Artificial immune systems are intelligent algorithms based on how the immune system learns and remembers and could transform our ability to protect ourselves from biological – and technological – invaders
ONE of the most important features of the immune system is that it can learn and remember, a kind of biological intelligence that is rivalled only by the brain. And just like the brain, researchers are attempting to replicate this intelligence artificially, by creating an AI called Artificial Immunological Intelligence (AII) that will improve our understanding of the immune system and could be used in computing to prevent malicious invaders doing harm there too.
The brain’s intelligence is embodied in connections between fixed neurons, whereas the immune system’s is based on transient interactions between mobile immune cells. The principle is the same, however, and both can be replicated in a computer program.
For the past few years, Johannes Textor at Radboud University in the Netherlands and his colleagues have been building AIIs in the form of computer-based populations of simulated T-cells. Each simulated immune cell has unique properties and they collectively learn through reinforcement, with cells that make a positive contribution to eliminating simulated pathogens replicating, and those that don’t dying out.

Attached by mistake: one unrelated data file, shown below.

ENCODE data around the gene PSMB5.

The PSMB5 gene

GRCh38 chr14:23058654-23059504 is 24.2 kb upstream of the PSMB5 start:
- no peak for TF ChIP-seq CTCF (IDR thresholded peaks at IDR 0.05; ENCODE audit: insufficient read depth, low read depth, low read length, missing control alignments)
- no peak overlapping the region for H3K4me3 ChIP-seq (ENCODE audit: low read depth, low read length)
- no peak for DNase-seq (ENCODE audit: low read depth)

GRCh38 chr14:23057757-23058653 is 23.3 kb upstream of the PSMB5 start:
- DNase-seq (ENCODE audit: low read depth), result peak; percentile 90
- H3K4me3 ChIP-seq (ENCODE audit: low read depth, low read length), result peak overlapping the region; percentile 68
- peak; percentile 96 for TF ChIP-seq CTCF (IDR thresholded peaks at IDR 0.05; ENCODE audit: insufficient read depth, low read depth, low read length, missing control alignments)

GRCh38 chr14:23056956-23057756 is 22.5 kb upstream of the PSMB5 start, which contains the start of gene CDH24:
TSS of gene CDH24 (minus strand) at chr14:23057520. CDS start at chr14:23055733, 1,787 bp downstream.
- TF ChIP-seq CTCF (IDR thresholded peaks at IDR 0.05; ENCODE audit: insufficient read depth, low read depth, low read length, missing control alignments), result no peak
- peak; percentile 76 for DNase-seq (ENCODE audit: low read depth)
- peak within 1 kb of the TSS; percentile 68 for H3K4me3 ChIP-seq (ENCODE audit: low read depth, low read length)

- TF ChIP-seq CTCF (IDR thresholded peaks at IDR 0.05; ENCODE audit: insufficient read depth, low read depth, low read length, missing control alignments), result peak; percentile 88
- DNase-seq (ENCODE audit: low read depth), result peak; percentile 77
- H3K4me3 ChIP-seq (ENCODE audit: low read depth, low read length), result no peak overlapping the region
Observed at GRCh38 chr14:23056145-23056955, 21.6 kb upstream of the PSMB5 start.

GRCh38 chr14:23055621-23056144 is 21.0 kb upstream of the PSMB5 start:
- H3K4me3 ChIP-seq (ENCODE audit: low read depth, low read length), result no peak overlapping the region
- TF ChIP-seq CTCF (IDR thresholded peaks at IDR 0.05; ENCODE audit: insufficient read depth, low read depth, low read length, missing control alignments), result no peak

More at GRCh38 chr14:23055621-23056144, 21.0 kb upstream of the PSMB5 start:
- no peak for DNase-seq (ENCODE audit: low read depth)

Already, AII is helping immunologists make progress on some age-old problems. For example, Textor and his colleague Inge Wortel have built an AII to test a long-standing idea in immunology that explains how T-cells learn what is a threat.
Real-life T-cells have surface receptors that recognise proteins or fragments of proteins called peptides displayed on the surface of other cell types. These peptides are …